Friday, July 1, 2011

Just Text Me!

This photo, called Text Girl, is from uberculture's Photostream on Flickr.
  • Are nonprofits investing in mobile technology?
  • What is mobile good for – fundraising or engagement or both?
  • What are the opportunities and challenges with this new medium? 
  • Should you invest in SMS/text, the Mobile Web or both?
A new study called, New Directions: Survey Findings on Non-Profit Adoption of Mobile Media and Mobile Giving by Ron Vassallo, CEO of Kaptivate seeks to answer these questions and more.  The study was conducted in collaboration with AFP (Association of Fundraising Professionals).

As always, you should read the study yourself, but here are the highlights.
  • Mobile’s adoption continues to grow.
  • Nonprofits are shifting away from SMS/text and are moving toward the Mobile Web.  More on that below.
  • The motivation for developing mobile capacity is now increasingly focused on audience engagement vs. donations.
I was so interested in this study and frankly know so little about mobile marketing for nonprofits that I decided to go straight to the source.  See my interview with Ron Vassallo, author of the study and CEO of Kaptivate, a firm that does research and helps nonprofits develop mobile strategy, below.

Me: Ron, let's start from the beginning.  What's the difference between SMS/text and the Mobile Web?

Ron: SMS is true to its label.  It stands for Short Message Service and allows friends, family, colleagues - anyone - to send text messages between mobile phones.  SMS is everywhere! There are estimates that SMS has 90% market penetration.  It's a super easy and fast way to communicate. 

The Mobile Web is simply a website on your phone.  It allows you to use a browser to look at a particular website that’s been formatted for your smart phone or web-enabled feature-phone.  We estimate that 65% of the market is web-enabled.

While SMS is ubiquitous, there are some problems with it because the business requirements for use of SMS/text for fundraising were defined by the mobile carriers not nonprofits.  Specifically, there are a lot of constraints with text-based fundraising.
  • First, the phone carriers only allow you to solicit $5 - $10 gifts via text.  This is because they don’t want their subscribers to get a bill for $200 and get "sticker shock" and think it's from the carrier vs. a donation.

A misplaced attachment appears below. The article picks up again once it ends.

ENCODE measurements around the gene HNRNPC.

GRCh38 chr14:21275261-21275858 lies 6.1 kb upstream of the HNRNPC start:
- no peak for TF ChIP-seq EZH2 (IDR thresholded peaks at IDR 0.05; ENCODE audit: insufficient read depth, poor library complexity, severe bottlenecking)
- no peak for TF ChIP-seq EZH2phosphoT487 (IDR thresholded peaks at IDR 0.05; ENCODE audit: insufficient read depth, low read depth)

• Second, there is no recurring gift option with text.  
  • Third, to participate in mobile giving via text you have to meet a revenue requirement.  According to the Mobile Giving Foundation, your nonprofit has to have gross revenues of $500K or more. 
  • Finally, and this is probably the biggest issue for nonprofits, if you do text based fundraising, you will receive very limited donor data from the phone carriers. This severely limits your ability to follow up with and cultivate your mobile donors.
The Mobile Web, on the other hand, is a MUCH more attractive option for nonprofits.
  • First, there is no third-party intermediary to contend with.  
  • Second, you can engage constituents on your own terms.  
  • Third, you can ask for any denomination of gift and you can provide your donors with recurring gift options.  
  • Fourth, users are familiar with the process for giving via the Mobile Web.  It's the same as giving online.
I think that in the future we will see a decline in text adoption for nonprofits and a rise in nonprofit adoption of the Mobile Web.

Me: What is the cost to invest in mobile?

Ron: To do SMS/text giving you'll need to invest $13,000 to $25,000.  There are also recurring fees of approximately 1/3 of the initial set up cost.  This covers licensing of short codes and key words, as well as the service fee for the number of messages to be sent.

Mobile websites will run you $5,000 to $30,000 depending on what you are trying to achieve.  There are recurring costs as well, such as maintenance and hosting.

The good news is that increased competition is making it more accessible to develop a mobile site.  I've seen multi-media packages, just for fundraising, that are coming down to $1,000 or less.

Me: Ron, According to New Directions, "over 50% of nonprofits are disappointed with their [mobile giving] fundraising results."  Why is mobile fundraising still such a challenge for most nonprofits?

Ron: I think there are two key reasons.